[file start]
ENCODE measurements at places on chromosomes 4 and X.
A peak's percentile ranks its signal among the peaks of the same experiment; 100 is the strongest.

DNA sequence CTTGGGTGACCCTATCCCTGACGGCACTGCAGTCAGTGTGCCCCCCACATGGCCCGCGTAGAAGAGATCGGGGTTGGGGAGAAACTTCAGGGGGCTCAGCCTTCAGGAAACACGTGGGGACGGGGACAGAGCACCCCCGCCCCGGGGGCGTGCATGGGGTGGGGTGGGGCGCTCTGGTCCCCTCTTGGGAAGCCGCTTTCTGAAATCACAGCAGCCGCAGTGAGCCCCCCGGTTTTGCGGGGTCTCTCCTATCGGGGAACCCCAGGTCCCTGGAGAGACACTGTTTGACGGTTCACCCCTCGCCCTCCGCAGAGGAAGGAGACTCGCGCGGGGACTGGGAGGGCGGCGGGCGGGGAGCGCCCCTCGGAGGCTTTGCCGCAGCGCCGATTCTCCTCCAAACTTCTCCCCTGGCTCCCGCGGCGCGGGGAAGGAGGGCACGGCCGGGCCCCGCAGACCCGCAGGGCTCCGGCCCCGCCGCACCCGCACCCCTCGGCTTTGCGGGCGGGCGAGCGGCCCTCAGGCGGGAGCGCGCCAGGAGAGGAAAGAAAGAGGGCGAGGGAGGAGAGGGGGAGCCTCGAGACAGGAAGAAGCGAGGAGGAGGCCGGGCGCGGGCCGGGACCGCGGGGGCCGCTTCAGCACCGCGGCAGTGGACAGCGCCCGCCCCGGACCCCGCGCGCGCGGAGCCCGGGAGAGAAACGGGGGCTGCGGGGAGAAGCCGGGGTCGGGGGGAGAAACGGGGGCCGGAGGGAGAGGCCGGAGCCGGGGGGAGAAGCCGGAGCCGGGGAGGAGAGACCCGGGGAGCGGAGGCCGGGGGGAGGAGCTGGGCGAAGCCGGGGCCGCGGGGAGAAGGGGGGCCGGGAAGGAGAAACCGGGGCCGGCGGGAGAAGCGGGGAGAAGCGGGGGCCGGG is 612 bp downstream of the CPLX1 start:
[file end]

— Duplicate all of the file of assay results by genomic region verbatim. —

ENCODE measurements at places on chromosomes 4 and X.
A peak's percentile ranks its signal among the peaks of the same experiment; 100 is the strongest.

DNA sequence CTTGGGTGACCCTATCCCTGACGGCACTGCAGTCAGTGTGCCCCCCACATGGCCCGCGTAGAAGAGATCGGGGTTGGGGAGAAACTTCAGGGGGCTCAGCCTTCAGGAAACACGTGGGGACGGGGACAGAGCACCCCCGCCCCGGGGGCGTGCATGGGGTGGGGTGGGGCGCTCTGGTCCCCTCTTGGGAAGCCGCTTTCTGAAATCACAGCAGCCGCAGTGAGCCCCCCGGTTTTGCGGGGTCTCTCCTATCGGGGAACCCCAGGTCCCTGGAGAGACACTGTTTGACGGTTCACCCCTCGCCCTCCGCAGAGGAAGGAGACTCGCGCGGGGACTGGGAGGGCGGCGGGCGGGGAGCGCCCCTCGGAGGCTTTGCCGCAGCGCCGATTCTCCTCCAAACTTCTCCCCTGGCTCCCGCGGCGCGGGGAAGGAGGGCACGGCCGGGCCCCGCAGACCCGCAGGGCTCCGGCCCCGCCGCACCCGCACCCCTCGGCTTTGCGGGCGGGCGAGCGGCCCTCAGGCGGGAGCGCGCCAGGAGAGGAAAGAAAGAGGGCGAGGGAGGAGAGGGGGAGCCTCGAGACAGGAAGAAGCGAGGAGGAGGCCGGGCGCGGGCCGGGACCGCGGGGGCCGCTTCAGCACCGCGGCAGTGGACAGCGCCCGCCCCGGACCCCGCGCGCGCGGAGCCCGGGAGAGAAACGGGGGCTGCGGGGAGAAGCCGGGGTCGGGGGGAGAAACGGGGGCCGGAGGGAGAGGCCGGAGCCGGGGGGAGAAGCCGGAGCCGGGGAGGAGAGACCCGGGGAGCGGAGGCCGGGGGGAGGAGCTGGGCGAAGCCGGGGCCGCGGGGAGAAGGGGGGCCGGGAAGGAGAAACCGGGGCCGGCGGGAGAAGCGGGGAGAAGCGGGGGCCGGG is 612 bp downstream of the CPLX1 start: